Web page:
Stouffer's Dinner Club

I read about the Stouffer’s Dinner Club promo in Promo Magazine this weekend. In a nutshell, Stouffer’s is doing a nice twist on the traditional points system promotion by adding an auction aspect to it. Basically get 100 points for registering, 20 points for each code entered off a pack and some additional points for filling out surveys (great way to entice more consumer info out of folks and make them feel good about it).

So I went online, registered and then found myself at the store a day later. And what do you know; Stouffer's were on special, “buy 6 for $12 dollars”. What a deal!!! Plus, that’s another 120 points in the Stouffer’s Dinner Club. So I bought six and upon check out received this!

Not only did the lovely Catalina coupon drive back to the site to enter points, it further rewarded me with an additional $2.00 off next time. Now, whether I will leave it on my desk or actually remember to bring it to the store, I don’t know. But I certainly am feeling pretty good about my friends at Stouffers right now.

Shopper Culture Blog

If you haven't seen it on Craig's Blog or Sean's Blog, you're seeing it here. We have started a Shopper Culture blog which if you read this blog, you should check out immediately. As it says in the logo... its "a global discussion about the impact of shopper culture on brand strategy".

So please go read, bookmark and comment, as our intention is creating discussion.


Instant Consumer Segmentation

I’m straying a little outside the store on this one into Morgan's territory, but its still retail related...
So I was on smartsource.com checking out who is utilizing the world of online coupons and ran across something interesting. Instant self-reported segmentation. Instead of the usual "click here" for your coupon, you "clicked here" to reveal your savings, after answering 2 questions.

So I clicked. I was presented with a frequency of purchase question as well as a usage question. As I have never bought Greased Lightning before I answered never for purchase frequency and Kitchen for my “toughest cleaning area”. And POOF, much to my delight, my coupon value was upgraded from 55 cents to $1.25 off.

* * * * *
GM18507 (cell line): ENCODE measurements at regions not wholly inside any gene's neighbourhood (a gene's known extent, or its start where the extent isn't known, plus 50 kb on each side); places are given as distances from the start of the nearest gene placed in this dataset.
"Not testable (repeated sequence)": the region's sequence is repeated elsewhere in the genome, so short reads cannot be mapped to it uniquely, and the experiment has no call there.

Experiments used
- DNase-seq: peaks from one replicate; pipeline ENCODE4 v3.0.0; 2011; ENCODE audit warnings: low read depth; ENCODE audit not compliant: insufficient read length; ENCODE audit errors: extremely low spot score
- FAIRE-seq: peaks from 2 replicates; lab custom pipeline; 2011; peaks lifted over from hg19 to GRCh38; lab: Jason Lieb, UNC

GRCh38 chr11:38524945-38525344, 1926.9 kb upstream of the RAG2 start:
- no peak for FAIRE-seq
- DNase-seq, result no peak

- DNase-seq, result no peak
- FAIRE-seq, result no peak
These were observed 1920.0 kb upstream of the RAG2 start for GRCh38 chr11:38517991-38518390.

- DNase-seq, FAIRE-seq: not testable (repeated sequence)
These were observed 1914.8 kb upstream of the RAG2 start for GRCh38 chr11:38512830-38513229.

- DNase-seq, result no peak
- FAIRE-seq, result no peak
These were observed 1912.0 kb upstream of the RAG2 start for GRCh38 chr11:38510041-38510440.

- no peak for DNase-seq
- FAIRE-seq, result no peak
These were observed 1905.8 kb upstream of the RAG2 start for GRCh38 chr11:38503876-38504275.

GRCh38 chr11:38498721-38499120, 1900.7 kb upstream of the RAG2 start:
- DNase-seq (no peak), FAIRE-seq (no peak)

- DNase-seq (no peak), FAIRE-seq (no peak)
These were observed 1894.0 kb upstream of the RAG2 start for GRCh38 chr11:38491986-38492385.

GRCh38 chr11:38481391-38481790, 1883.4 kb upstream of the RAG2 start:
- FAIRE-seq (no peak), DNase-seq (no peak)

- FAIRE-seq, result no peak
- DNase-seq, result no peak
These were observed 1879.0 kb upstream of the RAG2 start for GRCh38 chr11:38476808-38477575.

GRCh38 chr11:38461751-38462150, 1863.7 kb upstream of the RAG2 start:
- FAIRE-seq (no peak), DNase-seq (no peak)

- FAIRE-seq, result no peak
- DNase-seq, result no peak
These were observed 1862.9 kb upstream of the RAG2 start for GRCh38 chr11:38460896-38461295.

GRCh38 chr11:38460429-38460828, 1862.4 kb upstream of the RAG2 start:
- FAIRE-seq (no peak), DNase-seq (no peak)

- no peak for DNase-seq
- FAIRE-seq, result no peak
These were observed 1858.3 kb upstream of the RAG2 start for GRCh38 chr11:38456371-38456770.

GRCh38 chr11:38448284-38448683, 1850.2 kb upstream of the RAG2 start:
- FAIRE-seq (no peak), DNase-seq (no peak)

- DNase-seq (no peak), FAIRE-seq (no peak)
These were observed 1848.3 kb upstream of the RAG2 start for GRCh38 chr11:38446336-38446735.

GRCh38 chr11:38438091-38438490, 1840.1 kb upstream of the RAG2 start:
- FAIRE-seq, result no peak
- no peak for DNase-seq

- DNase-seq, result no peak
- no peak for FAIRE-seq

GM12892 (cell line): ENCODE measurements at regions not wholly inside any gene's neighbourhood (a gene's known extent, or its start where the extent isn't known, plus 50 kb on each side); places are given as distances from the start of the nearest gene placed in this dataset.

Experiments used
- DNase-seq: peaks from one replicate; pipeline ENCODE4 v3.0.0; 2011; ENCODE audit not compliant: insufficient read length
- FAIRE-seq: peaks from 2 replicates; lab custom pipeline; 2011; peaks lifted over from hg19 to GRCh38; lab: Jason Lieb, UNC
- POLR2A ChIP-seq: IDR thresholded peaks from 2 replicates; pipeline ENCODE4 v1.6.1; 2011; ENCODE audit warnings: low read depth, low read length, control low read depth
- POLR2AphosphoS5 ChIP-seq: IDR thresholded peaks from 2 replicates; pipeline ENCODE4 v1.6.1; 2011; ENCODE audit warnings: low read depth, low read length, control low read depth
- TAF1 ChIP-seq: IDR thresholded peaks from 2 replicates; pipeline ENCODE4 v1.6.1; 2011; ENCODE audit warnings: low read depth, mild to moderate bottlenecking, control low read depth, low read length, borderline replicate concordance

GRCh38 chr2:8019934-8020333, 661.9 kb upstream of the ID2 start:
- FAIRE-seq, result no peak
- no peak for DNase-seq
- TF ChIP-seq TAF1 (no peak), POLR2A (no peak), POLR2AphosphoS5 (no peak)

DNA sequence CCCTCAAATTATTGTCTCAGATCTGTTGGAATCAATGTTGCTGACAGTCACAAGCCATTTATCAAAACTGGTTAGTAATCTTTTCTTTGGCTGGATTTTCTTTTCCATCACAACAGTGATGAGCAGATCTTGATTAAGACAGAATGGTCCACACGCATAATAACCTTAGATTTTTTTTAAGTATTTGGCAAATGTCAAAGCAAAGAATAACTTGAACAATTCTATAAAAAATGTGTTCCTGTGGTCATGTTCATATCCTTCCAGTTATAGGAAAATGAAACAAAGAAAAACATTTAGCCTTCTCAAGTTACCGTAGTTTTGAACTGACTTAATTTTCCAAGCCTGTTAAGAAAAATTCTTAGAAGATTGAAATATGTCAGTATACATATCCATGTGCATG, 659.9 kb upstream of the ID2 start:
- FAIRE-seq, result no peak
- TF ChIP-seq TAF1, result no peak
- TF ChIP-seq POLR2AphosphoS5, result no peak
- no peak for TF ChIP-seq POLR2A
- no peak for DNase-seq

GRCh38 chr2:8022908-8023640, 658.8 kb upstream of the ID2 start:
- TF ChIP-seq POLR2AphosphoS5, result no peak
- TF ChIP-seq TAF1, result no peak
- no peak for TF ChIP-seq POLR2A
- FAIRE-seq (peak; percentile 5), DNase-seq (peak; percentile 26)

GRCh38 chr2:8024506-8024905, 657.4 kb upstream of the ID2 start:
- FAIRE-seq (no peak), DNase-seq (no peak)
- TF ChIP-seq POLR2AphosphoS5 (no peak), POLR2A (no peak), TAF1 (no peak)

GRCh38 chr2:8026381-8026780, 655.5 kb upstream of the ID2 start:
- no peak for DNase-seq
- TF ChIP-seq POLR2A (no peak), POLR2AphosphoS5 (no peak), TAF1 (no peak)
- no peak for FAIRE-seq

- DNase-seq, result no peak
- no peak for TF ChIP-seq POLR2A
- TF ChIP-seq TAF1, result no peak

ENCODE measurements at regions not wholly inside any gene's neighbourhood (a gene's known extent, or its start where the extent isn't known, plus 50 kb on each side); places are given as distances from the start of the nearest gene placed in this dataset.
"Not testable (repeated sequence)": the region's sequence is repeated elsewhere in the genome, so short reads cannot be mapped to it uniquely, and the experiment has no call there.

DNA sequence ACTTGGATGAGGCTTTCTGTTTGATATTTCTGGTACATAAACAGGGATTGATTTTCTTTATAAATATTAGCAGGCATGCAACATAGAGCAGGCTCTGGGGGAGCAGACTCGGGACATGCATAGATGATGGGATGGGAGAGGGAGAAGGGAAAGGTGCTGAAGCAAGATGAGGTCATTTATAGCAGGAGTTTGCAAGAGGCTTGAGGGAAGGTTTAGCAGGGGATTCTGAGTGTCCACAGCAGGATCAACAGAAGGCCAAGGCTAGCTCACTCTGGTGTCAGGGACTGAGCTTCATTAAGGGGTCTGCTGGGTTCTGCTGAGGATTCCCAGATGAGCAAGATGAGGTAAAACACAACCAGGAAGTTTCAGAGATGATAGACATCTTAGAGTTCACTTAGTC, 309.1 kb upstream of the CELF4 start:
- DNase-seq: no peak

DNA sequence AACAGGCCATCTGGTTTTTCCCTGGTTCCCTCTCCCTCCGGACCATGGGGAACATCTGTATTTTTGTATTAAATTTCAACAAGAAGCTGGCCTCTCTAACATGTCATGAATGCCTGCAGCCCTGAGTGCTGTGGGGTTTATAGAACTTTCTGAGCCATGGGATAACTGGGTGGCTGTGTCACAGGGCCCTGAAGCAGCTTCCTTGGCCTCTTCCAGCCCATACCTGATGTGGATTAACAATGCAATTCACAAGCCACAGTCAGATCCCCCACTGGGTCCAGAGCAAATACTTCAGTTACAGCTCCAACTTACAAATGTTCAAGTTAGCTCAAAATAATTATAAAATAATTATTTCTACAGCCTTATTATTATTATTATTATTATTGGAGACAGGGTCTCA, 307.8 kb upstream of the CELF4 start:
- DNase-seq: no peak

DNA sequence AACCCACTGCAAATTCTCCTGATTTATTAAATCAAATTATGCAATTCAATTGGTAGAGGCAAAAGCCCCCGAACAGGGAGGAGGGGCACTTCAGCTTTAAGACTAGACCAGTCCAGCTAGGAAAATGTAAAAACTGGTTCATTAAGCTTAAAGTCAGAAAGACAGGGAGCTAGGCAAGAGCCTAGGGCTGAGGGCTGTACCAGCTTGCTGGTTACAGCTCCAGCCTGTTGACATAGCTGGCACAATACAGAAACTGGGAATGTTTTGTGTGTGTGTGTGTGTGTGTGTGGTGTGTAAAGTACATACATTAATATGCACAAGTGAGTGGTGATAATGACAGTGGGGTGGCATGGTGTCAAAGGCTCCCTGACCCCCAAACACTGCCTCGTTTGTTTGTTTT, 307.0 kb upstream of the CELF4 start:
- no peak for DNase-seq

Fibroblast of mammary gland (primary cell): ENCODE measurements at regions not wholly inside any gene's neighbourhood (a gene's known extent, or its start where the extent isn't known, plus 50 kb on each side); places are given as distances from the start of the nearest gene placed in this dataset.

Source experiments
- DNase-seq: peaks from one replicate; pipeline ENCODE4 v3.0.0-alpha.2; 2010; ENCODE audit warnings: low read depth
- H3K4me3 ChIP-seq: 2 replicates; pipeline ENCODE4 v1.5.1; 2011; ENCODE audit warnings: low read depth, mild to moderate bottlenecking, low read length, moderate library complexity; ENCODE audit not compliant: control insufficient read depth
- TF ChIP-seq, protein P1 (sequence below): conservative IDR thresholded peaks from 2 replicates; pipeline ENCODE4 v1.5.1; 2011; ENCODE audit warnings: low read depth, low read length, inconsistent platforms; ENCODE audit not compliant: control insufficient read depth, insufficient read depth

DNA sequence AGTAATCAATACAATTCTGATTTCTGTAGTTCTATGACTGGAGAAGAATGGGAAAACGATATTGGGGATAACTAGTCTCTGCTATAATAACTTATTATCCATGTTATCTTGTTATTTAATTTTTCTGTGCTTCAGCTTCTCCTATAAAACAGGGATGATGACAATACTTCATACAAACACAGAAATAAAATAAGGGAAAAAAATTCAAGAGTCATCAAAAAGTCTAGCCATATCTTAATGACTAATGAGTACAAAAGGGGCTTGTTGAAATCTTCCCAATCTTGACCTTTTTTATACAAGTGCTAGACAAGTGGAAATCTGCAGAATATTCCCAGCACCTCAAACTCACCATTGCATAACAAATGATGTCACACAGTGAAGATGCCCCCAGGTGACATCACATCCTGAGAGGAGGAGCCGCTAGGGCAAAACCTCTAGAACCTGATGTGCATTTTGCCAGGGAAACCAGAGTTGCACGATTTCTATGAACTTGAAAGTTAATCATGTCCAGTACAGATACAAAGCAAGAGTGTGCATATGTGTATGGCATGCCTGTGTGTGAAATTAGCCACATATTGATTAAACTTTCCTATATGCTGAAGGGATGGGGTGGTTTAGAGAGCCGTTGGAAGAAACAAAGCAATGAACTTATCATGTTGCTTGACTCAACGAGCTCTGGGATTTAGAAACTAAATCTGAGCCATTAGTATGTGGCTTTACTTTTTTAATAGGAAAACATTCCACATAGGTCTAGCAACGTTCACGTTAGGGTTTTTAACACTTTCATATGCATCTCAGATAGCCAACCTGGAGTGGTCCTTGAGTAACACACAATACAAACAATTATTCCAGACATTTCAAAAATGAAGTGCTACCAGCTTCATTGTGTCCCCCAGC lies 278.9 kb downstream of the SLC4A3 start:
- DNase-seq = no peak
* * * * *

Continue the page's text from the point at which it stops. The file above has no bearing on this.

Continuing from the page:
In a world where not every product needs or gets a big promo site with drives for registration, this is a great approach to be smarter about coupon distribution.


Consumers Sip, Rather than Gulp, Green Kool-Aid

Interesting article found today on Marketing VOX regarding the world of Green and how much consumers actually care. Based on a new Yankelovich study, the article points out that despite a glut of media coverage, a relatively small percentage of consumers are really passionate about being Green.

Yankelovich illustrates the degree to which all consumers - from “Green-less” to “Green-Enthusiasts” - are likely to buy a product based on its green features:

  • Green-less (29%) Unmoved by environmental issues and alarms
  • Green-bits (19%) Don’t care but doing a few things
  • Green-steps (25%) Aware, concerned taking steps
  • Green-speaks (15%) Talk the talk more than walk the walk
  • Green-thusiasts (13%) Environment is a passionate concern

While the largest percentage of Americans are “unmoved”, those “passionate” can still be a valuable niche. At 30 million strong they are nothing to snicker at, they simply should not be viewed as a mass audience.

Further, this is, to a large degree, a corporation driven movement based on good PR, and the reality is that as “organizations are required to meet strict federal and state environmental regulations - often at huge expense - it makes sense to try and leverage “new and improved” green product to consumers.

As more marketers are finding Green is not just the color of money anymore, it'll be interesting to see which campaigns hit on the right message for the right audience and which just throw it out to the masses falling mostly on deaf ears?

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